However, we can’t deny the fact that no one would like to pay more than another person for the same product.
Consumer behavior research suggests that shoppers only perceive volume discounts as favorable, but not the ones that result from customer segments.
So, how can we overcome this problem?
TIP: Offer personalized discounts that won’t reveal the price discrimination. Send discount coupons to your return customers via e-mail, offer discounts in the basket to reduce cart abandonment. To put it bluntly, don’t let your customers know they buy at different prices.
Price is a two-sided notion that creates both positive and negative feelings in consumers’ minds. If the positive feeling it creates is dominant over its negative symbol then there is a high likelihood of purchase.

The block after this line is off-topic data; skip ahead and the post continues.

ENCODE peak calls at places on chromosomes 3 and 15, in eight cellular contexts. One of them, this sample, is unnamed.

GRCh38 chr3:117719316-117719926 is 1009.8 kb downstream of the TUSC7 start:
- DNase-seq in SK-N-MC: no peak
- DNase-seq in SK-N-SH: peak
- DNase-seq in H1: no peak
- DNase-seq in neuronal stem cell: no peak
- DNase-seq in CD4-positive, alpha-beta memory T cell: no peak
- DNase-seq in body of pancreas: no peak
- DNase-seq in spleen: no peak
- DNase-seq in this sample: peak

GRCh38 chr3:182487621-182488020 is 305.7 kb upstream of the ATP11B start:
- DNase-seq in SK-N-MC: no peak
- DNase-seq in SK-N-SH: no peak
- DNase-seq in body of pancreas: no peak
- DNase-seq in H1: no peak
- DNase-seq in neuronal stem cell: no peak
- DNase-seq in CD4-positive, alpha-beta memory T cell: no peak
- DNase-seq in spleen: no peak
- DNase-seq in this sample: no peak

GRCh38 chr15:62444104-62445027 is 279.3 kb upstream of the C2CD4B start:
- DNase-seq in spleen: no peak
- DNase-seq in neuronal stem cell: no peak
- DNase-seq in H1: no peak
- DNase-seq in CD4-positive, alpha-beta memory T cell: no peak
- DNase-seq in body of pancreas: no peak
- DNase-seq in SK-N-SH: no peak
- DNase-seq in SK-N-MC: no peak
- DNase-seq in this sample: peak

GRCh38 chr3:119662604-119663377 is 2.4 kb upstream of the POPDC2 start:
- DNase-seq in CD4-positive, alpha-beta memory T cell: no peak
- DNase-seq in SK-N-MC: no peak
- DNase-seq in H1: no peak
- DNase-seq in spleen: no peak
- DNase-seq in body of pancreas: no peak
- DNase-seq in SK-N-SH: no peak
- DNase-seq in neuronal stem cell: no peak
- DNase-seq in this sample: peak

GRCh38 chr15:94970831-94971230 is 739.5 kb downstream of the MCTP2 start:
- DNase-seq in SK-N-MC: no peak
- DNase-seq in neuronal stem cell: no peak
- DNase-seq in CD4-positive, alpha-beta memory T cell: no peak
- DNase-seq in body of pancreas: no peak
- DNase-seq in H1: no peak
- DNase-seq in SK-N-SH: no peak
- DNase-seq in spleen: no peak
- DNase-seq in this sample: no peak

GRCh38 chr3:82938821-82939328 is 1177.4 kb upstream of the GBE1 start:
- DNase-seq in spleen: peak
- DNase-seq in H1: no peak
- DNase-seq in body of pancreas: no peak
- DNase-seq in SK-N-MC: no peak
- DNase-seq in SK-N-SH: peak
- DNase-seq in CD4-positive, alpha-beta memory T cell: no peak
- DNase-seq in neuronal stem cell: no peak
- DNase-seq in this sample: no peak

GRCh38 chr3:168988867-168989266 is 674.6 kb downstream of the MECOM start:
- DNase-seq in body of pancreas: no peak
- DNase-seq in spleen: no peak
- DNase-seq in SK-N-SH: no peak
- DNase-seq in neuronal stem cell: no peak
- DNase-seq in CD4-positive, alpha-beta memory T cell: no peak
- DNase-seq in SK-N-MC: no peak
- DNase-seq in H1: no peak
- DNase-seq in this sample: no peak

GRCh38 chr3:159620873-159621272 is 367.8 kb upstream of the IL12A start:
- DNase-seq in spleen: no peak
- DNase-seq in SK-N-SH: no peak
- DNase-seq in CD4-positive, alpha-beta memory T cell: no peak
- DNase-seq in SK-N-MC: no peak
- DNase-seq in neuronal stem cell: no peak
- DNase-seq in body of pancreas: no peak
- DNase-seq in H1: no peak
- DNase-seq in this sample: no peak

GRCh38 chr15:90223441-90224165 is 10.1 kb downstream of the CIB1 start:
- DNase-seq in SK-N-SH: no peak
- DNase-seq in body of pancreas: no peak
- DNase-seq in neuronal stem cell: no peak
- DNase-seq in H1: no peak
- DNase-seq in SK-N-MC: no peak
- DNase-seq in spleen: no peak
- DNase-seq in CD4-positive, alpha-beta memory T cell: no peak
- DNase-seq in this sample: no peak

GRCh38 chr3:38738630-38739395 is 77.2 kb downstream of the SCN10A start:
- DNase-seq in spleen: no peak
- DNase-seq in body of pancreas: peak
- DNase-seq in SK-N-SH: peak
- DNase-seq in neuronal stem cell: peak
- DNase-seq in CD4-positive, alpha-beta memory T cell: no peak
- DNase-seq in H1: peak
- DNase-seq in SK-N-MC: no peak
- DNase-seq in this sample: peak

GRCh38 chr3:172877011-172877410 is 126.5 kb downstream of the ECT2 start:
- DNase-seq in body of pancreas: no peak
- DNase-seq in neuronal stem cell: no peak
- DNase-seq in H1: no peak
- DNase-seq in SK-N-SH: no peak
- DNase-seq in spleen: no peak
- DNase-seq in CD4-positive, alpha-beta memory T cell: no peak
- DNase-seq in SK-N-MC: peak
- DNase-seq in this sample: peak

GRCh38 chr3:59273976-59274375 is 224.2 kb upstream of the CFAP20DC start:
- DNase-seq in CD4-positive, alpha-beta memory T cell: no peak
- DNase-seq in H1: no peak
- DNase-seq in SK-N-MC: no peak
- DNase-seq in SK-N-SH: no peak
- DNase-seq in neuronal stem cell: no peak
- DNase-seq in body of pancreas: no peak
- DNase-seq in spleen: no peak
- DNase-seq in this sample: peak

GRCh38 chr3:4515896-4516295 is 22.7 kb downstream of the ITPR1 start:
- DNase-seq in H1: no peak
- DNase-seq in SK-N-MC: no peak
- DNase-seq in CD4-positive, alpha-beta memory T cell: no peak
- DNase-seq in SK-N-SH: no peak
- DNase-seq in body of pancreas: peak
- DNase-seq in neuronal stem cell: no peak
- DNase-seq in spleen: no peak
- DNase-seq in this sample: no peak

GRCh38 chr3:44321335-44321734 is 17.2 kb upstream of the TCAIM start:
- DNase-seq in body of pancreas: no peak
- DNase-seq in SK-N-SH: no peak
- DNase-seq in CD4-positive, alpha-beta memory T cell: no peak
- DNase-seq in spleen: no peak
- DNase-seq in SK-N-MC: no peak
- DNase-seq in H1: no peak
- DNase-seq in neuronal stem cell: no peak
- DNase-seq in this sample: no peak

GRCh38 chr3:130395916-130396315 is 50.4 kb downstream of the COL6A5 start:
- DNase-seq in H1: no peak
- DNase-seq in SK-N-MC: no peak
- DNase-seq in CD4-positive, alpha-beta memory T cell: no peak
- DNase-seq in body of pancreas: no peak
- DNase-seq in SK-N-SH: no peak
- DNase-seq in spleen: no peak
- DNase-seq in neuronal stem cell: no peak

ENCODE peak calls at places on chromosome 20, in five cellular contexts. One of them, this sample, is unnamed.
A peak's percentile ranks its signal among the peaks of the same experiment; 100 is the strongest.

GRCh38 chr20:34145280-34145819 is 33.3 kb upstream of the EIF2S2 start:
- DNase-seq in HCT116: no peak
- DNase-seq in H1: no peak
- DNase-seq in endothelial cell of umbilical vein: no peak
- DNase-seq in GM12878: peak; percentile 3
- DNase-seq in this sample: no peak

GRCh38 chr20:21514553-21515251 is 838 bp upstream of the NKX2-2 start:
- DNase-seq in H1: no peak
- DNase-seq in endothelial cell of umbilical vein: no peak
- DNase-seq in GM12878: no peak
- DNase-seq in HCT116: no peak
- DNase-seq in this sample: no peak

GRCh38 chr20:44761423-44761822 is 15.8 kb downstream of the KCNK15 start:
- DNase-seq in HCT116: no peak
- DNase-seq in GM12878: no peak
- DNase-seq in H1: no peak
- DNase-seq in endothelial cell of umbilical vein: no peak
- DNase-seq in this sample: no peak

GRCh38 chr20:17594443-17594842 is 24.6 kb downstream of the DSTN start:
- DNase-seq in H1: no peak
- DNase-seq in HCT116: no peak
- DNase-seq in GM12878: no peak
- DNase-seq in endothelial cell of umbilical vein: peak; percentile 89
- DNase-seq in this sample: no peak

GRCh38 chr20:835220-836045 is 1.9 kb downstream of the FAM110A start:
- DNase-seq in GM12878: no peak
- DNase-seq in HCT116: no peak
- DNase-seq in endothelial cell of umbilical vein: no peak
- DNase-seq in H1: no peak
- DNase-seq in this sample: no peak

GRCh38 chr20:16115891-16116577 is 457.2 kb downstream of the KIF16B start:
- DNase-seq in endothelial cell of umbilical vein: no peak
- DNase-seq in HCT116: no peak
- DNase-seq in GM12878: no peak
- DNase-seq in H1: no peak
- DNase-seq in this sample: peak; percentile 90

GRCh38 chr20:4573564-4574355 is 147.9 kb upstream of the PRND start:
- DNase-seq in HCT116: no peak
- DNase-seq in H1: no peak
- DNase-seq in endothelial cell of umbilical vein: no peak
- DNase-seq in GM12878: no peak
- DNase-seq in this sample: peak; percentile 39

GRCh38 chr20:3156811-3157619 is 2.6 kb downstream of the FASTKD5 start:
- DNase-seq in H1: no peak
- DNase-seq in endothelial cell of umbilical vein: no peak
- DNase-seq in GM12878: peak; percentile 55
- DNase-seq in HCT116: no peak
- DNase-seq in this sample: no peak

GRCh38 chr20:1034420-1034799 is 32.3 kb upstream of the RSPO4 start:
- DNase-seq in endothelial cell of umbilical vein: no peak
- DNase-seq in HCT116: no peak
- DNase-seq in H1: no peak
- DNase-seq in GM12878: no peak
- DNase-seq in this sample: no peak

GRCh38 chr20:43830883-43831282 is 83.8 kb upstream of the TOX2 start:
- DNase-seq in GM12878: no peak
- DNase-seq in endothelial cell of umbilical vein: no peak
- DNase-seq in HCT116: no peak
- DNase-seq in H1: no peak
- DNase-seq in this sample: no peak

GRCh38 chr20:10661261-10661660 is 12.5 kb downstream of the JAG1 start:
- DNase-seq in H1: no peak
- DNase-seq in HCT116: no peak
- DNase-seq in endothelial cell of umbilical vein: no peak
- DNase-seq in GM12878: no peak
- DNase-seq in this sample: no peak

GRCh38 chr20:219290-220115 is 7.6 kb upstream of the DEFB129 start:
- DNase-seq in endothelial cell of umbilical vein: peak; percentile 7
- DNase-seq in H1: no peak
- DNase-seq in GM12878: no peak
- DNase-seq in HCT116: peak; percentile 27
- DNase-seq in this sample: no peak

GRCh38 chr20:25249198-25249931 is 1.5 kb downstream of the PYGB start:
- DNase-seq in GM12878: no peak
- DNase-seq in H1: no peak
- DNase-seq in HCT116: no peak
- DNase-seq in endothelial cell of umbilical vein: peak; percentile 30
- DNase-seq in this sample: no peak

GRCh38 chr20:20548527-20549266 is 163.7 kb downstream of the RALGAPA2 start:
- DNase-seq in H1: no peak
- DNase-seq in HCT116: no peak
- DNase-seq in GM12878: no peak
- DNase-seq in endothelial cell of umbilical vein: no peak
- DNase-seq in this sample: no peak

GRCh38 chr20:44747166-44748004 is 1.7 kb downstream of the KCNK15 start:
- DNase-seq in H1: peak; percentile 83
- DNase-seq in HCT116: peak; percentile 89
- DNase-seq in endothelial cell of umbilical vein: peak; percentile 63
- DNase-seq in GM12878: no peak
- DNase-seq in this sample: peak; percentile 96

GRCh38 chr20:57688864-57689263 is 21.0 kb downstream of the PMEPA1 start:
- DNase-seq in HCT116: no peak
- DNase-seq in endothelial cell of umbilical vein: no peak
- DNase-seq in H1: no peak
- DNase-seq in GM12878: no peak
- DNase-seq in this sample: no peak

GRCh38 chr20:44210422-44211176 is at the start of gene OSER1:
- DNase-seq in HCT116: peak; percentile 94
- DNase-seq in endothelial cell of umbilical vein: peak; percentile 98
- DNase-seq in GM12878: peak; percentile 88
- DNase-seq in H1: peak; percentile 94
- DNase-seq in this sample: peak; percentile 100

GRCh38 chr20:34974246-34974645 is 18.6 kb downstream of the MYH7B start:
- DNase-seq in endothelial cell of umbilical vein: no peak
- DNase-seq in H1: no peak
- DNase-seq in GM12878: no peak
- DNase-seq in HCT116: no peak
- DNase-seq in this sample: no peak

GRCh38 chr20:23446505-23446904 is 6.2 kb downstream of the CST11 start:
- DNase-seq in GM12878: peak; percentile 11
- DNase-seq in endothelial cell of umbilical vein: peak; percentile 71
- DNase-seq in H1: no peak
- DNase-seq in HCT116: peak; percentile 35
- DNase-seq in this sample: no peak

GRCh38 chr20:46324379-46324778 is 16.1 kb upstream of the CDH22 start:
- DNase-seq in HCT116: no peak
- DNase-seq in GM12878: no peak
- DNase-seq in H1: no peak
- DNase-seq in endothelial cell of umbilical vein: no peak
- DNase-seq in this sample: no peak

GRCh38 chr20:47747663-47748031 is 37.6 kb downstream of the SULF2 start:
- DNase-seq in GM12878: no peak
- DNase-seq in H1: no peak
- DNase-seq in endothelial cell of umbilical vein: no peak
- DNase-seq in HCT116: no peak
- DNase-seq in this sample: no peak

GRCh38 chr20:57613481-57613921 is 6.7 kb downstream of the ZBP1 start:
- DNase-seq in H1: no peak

There is a certain degree to which marketers can emphasize price’s positive meaning, and that’s not a long term solution. The long term solution is to set a persistent brand image in consumers’ minds that your website is the best destination for high product quality and best deals at the same time.
Frequently Asked Questions
How consumers perceive a price, which might be significantly different from the actual price.
Price has two reciprocal roles in our minds. One is positive, where it’s a cue of high quality. The other is negative, as a monetary sacrifice we make in exchange for a good or service. The ultimate duty of the marketer is to emphasize the positive role of price, which impacts the perceived value of a product/service.
Perceived benefits are the positive feelings that arise from using/possessing/consuming a product or service. For example, the perceived benefit of a luxury car is significantly higher than the perceived benefit of a regular car.